Geochronology of the Carrizozo Malpais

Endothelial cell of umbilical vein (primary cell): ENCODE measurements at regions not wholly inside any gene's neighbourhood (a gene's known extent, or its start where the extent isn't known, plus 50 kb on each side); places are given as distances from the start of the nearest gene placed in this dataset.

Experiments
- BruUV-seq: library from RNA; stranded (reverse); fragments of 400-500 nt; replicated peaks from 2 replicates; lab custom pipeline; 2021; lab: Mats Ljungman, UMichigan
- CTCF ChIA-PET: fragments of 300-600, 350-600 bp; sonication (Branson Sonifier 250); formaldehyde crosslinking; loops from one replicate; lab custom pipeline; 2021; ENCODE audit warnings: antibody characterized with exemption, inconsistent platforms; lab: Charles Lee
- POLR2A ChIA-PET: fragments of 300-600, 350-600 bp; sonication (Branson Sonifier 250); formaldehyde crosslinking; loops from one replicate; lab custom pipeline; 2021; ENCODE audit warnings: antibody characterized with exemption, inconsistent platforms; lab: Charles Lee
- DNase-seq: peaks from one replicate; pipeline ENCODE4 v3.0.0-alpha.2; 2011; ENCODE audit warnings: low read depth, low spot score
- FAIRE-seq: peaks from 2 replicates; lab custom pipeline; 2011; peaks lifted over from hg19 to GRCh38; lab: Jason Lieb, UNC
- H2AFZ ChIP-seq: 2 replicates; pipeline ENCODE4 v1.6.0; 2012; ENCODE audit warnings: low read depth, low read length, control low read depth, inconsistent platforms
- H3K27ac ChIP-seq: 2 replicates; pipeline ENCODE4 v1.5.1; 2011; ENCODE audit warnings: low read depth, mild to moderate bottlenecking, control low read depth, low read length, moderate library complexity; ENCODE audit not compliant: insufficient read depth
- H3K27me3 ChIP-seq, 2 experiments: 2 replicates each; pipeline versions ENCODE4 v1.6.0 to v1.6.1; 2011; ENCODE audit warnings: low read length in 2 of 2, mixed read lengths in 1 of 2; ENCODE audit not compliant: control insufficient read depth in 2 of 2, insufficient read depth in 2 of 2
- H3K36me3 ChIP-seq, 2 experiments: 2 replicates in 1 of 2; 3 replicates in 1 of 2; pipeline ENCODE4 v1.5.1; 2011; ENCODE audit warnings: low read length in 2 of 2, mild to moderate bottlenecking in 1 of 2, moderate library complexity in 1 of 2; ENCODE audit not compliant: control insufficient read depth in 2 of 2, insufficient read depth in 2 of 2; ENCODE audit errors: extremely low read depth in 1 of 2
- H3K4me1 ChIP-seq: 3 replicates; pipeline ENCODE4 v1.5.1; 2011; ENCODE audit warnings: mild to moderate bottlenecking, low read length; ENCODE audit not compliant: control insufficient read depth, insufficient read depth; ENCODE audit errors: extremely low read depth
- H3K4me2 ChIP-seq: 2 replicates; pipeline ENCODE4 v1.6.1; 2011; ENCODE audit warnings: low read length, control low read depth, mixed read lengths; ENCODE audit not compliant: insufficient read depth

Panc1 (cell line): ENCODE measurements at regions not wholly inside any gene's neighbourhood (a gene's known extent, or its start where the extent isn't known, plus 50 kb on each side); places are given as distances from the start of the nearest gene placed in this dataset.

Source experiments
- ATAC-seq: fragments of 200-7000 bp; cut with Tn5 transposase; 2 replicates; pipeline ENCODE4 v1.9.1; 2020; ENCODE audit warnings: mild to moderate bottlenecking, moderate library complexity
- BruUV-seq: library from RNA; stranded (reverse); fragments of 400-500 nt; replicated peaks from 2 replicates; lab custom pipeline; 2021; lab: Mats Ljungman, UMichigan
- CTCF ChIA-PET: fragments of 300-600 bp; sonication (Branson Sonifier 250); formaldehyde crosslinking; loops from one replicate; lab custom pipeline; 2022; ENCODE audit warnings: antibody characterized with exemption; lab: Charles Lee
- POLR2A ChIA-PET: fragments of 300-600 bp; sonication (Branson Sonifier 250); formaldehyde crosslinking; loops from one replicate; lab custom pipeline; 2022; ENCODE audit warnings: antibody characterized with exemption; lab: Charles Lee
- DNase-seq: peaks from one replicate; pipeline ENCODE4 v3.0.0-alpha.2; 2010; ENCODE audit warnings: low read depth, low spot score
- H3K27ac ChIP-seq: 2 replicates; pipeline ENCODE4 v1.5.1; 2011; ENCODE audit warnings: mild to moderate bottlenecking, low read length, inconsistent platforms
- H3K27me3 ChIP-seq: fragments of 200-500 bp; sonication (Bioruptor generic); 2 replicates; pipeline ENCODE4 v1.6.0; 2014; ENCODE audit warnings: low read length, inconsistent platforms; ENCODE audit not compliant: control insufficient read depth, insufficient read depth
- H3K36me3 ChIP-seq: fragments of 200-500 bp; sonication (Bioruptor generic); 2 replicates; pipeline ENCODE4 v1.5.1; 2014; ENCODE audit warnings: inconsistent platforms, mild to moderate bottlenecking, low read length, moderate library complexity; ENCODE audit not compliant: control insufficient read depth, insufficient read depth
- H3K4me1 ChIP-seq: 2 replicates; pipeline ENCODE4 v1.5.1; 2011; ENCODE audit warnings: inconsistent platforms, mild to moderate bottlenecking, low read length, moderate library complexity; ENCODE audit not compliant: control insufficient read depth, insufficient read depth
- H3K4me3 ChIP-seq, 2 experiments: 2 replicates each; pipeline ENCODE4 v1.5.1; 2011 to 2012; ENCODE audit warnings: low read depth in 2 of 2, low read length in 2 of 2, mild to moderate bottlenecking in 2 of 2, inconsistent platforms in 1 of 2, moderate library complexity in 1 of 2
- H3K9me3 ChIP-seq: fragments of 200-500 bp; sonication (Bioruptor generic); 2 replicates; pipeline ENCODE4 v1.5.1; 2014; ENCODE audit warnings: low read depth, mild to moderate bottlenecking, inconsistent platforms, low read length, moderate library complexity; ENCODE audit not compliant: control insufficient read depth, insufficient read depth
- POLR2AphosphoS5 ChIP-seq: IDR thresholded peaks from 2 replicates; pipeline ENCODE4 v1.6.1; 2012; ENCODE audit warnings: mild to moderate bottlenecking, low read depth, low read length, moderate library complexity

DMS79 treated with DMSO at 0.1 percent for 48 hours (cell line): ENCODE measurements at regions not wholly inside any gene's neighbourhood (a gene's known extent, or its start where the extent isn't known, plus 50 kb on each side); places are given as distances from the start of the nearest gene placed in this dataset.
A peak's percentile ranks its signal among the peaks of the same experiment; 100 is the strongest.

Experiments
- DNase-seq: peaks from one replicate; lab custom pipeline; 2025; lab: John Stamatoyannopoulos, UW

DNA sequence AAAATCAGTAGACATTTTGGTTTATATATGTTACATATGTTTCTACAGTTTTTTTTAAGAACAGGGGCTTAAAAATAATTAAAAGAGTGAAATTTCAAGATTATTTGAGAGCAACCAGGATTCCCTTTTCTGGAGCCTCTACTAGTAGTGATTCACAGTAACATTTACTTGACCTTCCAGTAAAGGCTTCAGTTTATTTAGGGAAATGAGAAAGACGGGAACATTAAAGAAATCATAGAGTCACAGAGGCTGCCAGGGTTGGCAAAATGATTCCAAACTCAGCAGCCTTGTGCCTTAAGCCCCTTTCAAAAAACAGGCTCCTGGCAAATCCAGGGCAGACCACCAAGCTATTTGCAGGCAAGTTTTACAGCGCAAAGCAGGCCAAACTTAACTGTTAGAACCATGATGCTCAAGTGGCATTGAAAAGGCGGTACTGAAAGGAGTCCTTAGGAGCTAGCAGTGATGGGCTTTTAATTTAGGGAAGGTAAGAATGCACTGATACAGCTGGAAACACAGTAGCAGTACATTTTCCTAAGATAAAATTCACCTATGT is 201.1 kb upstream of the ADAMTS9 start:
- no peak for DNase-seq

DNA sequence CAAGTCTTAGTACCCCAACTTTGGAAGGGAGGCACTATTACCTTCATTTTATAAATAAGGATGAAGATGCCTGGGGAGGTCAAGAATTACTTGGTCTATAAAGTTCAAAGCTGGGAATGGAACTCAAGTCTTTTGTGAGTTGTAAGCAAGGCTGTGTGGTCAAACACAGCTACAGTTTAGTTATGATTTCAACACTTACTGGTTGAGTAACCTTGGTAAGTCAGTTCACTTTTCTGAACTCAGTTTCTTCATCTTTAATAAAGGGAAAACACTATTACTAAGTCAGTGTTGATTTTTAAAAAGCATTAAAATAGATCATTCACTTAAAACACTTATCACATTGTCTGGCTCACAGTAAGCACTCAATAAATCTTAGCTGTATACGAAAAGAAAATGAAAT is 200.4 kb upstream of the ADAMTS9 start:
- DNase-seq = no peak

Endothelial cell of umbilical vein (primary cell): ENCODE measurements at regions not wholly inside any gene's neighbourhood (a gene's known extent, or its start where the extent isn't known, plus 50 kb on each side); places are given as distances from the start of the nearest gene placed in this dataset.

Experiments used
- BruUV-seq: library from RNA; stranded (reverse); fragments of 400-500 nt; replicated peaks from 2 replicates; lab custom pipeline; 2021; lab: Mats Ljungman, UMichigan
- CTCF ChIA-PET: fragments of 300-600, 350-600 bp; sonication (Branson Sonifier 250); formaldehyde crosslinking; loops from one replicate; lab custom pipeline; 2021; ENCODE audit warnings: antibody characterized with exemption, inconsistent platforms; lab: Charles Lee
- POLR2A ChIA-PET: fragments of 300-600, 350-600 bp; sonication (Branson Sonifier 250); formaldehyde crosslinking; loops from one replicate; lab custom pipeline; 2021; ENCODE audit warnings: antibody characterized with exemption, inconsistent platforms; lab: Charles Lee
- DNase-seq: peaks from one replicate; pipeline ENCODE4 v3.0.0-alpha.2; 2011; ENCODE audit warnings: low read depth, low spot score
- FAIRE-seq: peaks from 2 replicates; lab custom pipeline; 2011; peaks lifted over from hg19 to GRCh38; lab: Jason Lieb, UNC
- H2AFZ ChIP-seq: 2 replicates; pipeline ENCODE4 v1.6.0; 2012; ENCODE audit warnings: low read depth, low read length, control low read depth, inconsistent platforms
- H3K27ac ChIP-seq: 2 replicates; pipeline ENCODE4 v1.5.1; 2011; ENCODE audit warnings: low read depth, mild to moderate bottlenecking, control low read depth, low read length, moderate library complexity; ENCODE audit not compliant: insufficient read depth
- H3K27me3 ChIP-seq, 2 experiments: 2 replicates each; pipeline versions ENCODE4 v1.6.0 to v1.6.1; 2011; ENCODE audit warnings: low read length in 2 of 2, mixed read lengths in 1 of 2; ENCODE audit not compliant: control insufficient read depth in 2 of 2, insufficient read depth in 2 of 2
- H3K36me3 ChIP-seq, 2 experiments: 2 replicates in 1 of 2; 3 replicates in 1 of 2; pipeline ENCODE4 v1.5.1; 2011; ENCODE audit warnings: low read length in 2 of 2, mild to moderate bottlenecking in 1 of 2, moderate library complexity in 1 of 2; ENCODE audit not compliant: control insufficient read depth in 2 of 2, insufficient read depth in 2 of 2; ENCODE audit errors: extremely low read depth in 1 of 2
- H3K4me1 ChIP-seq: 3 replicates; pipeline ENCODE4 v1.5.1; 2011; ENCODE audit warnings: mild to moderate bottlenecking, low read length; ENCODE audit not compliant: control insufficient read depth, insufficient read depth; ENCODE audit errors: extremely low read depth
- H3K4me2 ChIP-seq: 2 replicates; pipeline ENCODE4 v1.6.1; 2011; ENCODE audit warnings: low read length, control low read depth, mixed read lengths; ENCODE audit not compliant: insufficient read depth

The apparently-young Carrizozo lava flows have proven very difficult to date. No carbon suitable for C-14 analysis has been found under the Carrizozo flows. Allen (1952) estimated, based on visual observation, that the flows are less than 1000 years old, and Weber (1964) estimated the age as 1500 yrs old. These ages may have been influenced by age estimates for the geomorphically-similar and nearby McCarty's lava flow that was estimated to have erupted roughly 1000 yrs ago, based on Acoma Indian legend, and an apparent stratigraphic relationship with Pueblo I artifacts (Nichols et al., 1946). Since then, Salyards (1991) estimated an age of approximately 5000 yrs, based on secular variation magnetostratigraphy. He notes, however, that there are potential problems with the confidence of this age determination, and that an independent age determination would be necessary to confirm his age interpretation.